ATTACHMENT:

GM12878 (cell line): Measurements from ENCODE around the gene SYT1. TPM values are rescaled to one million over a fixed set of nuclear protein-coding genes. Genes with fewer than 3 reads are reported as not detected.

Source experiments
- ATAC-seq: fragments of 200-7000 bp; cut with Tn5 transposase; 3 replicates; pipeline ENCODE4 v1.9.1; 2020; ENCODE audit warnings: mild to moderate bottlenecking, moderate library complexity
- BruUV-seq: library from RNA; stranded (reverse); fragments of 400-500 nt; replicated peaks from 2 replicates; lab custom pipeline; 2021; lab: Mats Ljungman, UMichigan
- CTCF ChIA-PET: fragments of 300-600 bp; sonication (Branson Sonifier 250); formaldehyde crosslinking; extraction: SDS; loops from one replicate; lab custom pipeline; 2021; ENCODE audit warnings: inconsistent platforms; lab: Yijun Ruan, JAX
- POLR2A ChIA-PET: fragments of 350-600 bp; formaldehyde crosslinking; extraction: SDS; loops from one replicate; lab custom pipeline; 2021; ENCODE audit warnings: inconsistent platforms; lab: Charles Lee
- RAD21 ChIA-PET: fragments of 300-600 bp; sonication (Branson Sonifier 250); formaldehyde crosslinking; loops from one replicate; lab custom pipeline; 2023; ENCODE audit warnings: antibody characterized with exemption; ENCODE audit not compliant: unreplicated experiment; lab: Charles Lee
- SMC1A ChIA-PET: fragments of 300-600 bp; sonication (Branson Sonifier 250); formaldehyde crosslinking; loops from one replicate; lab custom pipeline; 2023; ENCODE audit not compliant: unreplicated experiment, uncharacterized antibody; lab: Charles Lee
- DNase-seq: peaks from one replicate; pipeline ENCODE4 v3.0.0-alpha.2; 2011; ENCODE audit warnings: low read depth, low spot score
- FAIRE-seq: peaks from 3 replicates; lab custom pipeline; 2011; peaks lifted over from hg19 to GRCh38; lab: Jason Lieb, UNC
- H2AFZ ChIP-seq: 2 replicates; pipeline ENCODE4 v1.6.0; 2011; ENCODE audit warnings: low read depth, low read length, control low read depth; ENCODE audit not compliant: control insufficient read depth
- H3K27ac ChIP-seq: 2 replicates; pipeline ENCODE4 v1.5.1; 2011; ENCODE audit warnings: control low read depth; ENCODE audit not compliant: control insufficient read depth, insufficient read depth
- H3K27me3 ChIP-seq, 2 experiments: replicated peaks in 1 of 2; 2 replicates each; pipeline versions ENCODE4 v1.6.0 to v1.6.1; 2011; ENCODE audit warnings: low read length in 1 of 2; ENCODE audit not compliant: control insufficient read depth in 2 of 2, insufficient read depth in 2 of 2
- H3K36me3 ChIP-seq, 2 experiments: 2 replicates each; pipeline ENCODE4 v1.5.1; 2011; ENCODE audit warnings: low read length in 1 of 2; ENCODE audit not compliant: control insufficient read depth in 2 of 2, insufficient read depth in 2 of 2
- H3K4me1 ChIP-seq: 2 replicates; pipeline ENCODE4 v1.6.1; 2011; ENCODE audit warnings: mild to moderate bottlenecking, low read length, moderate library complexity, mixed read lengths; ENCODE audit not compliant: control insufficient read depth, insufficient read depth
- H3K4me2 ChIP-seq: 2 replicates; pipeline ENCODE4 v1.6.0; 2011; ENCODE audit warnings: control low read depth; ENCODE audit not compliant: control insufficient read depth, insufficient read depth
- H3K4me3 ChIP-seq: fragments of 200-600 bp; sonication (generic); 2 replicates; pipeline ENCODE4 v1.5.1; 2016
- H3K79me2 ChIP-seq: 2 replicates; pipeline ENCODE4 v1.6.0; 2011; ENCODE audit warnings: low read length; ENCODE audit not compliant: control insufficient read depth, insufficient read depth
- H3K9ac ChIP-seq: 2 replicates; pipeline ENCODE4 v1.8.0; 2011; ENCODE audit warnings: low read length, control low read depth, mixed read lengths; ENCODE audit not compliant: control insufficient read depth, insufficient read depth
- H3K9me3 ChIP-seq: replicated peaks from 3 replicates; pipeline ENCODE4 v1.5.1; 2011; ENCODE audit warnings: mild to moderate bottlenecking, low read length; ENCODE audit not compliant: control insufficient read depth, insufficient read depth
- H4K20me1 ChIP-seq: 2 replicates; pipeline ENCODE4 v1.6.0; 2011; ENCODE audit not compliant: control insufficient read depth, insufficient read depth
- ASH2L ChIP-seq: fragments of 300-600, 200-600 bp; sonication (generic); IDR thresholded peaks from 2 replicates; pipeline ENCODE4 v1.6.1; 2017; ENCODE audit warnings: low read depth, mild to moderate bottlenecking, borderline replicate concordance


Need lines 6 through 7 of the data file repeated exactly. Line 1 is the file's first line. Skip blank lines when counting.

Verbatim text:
- POLR2A ChIA-PET: fragments of 350-600 bp; formaldehyde crosslinking; extraction: SDS; loops from one replicate; lab custom pipeline; 2021; ENCODE audit warnings: inconsistent platforms; lab: Charles Lee
- RAD21 ChIA-PET: fragments of 300-600 bp; sonication (Branson Sonifier 250); formaldehyde crosslinking; loops from one replicate; lab custom pipeline; 2023; ENCODE audit warnings: antibody characterized with exemption; ENCODE audit not compliant: unreplicated experiment; lab: Charles Lee